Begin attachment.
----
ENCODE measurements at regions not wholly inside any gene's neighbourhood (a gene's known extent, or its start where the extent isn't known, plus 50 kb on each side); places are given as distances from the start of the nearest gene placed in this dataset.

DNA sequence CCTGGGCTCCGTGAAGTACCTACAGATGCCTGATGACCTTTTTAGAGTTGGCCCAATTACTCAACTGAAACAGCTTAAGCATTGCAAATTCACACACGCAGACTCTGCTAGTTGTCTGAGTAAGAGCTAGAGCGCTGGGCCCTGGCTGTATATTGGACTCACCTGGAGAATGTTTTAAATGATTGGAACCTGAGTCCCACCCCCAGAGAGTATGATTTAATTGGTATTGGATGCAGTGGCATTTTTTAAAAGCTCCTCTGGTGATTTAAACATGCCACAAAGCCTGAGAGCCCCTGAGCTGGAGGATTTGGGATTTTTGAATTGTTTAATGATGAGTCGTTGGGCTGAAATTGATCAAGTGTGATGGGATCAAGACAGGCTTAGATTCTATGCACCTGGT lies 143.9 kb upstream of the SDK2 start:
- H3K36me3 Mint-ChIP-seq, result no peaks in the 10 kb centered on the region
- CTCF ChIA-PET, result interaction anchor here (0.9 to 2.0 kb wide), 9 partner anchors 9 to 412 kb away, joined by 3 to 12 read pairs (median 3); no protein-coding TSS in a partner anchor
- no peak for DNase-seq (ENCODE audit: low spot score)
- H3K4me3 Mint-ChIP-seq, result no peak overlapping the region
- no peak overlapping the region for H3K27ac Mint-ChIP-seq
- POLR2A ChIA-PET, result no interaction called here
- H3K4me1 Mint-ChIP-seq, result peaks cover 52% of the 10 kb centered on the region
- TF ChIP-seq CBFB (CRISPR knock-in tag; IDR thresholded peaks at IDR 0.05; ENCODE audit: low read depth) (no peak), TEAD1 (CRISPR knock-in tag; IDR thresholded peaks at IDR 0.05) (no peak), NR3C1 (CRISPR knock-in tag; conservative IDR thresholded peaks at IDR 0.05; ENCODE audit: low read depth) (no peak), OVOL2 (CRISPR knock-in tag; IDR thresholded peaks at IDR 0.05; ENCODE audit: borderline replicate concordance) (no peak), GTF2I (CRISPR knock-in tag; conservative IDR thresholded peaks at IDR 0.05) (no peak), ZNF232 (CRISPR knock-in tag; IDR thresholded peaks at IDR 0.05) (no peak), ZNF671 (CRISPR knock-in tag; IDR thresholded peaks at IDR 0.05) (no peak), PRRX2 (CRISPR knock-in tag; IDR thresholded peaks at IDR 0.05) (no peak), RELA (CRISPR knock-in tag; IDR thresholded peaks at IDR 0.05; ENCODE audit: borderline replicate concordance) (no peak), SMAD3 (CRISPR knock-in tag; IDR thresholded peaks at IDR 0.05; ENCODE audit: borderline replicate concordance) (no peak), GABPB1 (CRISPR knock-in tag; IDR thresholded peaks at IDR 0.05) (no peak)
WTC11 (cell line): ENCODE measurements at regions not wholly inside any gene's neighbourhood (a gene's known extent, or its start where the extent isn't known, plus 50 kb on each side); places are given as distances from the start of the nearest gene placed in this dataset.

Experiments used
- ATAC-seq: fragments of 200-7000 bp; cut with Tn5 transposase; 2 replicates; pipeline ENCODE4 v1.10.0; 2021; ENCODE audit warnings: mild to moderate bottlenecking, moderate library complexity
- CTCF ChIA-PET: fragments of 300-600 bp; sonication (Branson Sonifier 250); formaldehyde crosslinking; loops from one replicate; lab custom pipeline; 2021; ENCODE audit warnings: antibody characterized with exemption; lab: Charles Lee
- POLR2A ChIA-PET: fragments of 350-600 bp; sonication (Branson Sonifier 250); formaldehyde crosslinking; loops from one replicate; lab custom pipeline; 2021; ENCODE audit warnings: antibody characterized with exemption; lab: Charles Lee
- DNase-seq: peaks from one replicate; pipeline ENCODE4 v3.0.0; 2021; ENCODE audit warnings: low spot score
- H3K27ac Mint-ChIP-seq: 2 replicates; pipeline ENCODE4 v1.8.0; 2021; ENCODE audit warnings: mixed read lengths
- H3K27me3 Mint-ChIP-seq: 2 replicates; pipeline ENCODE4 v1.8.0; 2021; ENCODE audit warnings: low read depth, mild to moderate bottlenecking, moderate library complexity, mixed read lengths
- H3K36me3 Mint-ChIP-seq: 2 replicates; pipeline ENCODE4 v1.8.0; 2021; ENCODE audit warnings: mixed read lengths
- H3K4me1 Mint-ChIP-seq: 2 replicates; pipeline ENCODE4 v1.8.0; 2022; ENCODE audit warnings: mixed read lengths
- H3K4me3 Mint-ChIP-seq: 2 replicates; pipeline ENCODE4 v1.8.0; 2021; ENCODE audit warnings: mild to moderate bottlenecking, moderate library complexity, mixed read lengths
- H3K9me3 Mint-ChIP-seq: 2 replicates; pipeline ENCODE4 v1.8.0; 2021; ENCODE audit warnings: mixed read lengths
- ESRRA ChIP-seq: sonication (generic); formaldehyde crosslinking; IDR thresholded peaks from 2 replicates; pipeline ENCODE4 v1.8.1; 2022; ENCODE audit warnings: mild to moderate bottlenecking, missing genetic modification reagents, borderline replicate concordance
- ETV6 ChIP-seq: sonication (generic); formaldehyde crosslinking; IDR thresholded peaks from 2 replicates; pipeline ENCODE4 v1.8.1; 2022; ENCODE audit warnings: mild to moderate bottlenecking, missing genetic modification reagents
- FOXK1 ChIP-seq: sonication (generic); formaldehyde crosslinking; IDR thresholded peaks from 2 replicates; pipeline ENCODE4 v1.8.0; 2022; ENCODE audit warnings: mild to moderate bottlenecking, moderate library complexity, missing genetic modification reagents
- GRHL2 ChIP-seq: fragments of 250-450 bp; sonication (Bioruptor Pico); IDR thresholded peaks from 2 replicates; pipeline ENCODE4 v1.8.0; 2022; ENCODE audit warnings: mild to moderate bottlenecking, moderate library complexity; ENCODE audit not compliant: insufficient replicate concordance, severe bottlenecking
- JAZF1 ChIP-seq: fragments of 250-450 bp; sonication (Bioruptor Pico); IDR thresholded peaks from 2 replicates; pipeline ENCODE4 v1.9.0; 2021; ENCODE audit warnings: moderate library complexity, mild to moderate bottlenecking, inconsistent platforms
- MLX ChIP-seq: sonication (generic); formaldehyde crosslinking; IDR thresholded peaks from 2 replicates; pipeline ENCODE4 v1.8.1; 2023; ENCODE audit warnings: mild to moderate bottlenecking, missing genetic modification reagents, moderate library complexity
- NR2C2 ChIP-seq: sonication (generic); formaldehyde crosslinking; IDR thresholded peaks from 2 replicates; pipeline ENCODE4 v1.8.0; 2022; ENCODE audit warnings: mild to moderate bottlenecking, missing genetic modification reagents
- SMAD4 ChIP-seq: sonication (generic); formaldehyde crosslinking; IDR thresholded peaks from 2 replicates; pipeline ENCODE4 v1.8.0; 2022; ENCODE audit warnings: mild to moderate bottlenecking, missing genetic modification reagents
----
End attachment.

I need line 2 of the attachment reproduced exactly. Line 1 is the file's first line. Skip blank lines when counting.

DNA sequence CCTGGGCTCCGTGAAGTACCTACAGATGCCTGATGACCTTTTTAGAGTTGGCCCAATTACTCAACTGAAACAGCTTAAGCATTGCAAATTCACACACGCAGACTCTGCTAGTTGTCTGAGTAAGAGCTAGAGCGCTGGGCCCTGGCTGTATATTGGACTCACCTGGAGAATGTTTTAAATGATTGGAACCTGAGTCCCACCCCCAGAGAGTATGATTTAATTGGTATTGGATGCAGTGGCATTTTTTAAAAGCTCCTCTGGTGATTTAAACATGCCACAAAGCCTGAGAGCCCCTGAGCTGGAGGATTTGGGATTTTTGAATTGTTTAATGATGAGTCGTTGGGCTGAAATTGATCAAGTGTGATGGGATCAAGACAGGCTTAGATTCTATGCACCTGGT lies 143.9 kb upstream of the SDK2 start: